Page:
FROM Robert Dunham
Death penalty is on the ballot in a few of states A guard escorts a condemned inmate down a corridor in the East Block during a media tour of California's Death Row at San Quentin State Prison in San Quentin, California December 29, 2015 Photo: Stephen Lam/Reuters Nebraska and Oklahoma are voting on measures that would institutionalize capital punishment. In California , there's a proposition to abolish the death penalty… and another that supporters claim would make implementation easier. Robert Dunham is Executive Director of the Death Penalty Information Center , discusses the politics of capital punishment.
Life or Death for the Boston Marathon Bomber? The evidence of guilt is not open to question. Jahar Tsarnaev's attorneys conceded he helped plant the bombs that killed three and injured 260. Now the jury that convicted him must decide the sentence. But even the families of victims disagree. Some insist only his death will provide closure. Others say his execution would inevitably be delayed by an endless round of appeals, prolonging their agony. Opening arguments began today in the penalty phase of a trial that raises basic questions about justice in America.
What is Trump's plan for Middle East peace? On his first foreign tour, President Trump has promised "peace" between Israel and the Palestinians. Are there any details for re-starting talks that have been stalled for the past three years?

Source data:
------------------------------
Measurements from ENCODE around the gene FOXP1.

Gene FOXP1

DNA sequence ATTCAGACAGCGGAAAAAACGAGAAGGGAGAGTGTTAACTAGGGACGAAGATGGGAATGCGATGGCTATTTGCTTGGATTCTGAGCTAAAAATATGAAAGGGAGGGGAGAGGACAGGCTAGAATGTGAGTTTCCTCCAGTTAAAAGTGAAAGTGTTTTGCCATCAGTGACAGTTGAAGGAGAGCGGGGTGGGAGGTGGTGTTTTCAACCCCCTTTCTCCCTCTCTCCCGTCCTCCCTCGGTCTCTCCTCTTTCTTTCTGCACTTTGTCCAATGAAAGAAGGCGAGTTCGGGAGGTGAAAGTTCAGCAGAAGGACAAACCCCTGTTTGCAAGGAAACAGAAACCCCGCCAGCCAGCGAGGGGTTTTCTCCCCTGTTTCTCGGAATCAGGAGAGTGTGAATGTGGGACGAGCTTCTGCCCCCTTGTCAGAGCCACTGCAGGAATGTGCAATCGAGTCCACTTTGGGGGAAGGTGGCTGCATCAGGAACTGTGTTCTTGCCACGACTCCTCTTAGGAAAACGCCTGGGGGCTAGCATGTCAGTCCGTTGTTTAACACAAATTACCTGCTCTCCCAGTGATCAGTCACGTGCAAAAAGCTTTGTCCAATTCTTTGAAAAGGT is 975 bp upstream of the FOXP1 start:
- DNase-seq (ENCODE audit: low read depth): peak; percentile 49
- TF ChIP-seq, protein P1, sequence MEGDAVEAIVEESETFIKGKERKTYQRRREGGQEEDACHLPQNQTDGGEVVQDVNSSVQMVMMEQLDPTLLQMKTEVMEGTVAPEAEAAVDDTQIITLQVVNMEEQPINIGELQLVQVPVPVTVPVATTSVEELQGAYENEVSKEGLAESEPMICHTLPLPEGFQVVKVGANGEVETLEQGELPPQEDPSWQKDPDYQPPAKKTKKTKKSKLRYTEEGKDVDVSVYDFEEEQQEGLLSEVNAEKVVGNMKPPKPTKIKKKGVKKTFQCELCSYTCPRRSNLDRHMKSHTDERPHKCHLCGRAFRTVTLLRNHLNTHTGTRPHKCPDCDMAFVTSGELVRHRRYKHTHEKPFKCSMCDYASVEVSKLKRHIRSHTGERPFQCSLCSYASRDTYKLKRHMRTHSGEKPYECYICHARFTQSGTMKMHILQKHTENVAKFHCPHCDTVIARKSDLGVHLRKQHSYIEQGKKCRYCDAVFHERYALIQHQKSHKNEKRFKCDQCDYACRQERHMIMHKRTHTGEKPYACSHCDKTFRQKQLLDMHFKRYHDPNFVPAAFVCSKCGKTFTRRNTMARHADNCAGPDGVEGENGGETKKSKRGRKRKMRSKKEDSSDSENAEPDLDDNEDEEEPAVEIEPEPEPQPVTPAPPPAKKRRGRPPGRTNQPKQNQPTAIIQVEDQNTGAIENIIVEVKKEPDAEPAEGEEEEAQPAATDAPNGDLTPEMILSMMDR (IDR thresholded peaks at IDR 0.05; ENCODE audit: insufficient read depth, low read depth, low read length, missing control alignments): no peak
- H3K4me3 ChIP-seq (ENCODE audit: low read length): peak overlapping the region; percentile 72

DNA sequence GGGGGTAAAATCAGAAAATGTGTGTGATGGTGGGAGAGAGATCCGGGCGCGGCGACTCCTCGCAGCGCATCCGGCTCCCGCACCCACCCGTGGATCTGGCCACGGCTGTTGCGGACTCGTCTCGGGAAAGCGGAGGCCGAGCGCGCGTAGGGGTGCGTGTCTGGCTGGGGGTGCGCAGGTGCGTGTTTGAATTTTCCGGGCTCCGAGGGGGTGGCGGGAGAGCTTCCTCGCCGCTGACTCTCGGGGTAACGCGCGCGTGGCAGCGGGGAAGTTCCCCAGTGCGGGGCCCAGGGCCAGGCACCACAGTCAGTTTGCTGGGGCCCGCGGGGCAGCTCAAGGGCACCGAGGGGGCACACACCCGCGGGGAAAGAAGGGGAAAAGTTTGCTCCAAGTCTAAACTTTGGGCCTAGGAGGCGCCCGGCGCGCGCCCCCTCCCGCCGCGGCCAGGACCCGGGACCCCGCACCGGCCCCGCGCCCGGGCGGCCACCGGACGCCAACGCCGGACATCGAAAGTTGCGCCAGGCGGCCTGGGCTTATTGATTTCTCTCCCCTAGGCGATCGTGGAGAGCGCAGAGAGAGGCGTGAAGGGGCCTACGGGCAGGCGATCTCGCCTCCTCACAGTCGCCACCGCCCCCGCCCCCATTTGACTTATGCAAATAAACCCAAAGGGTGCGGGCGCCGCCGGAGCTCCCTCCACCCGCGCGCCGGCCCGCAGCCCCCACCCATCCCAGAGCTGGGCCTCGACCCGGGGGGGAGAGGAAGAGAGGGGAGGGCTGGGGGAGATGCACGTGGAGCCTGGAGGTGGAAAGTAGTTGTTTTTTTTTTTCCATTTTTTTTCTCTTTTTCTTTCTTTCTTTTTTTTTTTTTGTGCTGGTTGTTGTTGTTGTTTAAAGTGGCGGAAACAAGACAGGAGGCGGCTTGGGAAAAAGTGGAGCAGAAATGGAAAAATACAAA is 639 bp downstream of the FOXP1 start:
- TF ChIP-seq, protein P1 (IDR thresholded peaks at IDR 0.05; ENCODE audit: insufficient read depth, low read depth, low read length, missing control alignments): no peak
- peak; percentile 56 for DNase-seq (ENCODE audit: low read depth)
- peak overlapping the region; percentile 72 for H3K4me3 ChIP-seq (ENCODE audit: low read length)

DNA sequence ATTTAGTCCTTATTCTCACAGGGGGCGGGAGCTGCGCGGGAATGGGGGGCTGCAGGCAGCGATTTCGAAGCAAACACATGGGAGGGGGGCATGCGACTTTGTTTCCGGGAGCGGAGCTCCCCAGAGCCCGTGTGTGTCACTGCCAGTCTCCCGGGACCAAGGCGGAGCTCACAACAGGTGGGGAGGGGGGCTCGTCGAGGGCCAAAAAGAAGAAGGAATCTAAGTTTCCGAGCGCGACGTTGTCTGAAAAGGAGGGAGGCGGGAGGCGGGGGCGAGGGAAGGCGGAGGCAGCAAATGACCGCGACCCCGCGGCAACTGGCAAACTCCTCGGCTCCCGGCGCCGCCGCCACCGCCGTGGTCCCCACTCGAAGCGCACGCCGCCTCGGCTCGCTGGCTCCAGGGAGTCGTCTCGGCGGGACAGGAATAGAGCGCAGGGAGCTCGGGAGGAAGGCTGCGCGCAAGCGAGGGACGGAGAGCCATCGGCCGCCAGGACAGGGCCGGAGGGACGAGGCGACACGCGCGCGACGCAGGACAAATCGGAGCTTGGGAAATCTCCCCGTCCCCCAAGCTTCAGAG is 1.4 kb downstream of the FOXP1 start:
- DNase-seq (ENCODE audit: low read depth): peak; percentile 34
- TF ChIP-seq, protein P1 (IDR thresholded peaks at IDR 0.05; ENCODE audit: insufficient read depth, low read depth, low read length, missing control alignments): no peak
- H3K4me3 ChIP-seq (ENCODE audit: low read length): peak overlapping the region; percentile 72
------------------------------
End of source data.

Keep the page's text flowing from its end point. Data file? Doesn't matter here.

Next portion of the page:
Replacing Obamacare: Now you see it… now you don’t As the Senate deliberates replacing Obmacare, health coverage for millions of people is at stake. There've been no public hearings, and a draft measure won't be made public. Is the House version so unpopular that that Senate is hiding a version that looks much the same?
Terrorism and tweets, hate speech and murder Just days before an election, Britain is coping with a rash of deadly terrorism, and Prime Minister Theresa May is on the defensive. And again today, President Trump has tweeted criticism of the Mayor of London. Later, a double murder in Portland, Oregon has revealed the ugly past of a supposedly “progressive” city. One immediate question: is “hate speech” protected by the First Amendment?